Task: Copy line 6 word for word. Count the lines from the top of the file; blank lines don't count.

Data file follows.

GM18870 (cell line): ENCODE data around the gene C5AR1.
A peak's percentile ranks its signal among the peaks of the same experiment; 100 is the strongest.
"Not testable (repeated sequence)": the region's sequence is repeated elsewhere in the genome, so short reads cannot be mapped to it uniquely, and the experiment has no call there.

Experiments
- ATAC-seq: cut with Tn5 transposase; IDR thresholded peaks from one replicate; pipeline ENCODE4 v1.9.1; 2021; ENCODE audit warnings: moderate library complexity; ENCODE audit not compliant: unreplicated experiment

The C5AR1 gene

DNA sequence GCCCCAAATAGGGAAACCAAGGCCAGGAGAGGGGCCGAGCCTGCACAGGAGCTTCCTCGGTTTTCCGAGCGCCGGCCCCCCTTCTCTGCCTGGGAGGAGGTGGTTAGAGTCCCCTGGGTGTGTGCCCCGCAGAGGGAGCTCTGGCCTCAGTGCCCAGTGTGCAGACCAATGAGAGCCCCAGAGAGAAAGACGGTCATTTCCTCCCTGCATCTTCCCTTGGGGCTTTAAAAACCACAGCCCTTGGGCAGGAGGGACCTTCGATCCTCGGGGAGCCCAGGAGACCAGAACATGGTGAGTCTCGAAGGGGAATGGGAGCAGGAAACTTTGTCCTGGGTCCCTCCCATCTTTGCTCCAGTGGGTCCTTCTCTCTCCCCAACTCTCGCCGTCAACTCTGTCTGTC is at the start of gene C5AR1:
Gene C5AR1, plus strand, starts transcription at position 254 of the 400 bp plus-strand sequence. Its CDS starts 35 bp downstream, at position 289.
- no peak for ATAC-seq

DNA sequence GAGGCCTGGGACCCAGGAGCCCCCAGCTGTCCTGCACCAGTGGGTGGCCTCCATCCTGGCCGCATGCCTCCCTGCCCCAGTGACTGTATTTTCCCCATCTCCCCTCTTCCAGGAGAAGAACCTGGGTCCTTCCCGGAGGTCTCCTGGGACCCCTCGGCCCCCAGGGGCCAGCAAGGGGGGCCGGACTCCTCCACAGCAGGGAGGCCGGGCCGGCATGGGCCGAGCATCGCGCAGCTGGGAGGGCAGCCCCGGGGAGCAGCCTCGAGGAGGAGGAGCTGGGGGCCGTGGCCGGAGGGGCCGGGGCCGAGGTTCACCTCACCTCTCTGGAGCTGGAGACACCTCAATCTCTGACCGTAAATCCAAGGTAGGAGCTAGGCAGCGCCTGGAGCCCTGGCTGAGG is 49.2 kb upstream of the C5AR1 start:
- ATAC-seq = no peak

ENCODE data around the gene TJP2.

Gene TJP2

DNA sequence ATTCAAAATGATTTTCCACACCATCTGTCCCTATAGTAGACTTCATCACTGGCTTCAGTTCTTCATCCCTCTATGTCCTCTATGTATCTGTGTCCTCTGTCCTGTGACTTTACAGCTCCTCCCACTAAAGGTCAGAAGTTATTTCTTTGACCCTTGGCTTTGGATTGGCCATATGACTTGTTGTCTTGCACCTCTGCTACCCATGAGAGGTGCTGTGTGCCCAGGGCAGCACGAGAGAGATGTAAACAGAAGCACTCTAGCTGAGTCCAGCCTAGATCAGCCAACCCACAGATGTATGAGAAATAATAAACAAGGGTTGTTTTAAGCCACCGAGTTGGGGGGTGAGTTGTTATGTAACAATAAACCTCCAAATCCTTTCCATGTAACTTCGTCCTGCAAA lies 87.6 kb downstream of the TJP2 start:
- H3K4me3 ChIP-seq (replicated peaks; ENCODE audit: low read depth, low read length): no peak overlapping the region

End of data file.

The C5AR1 gene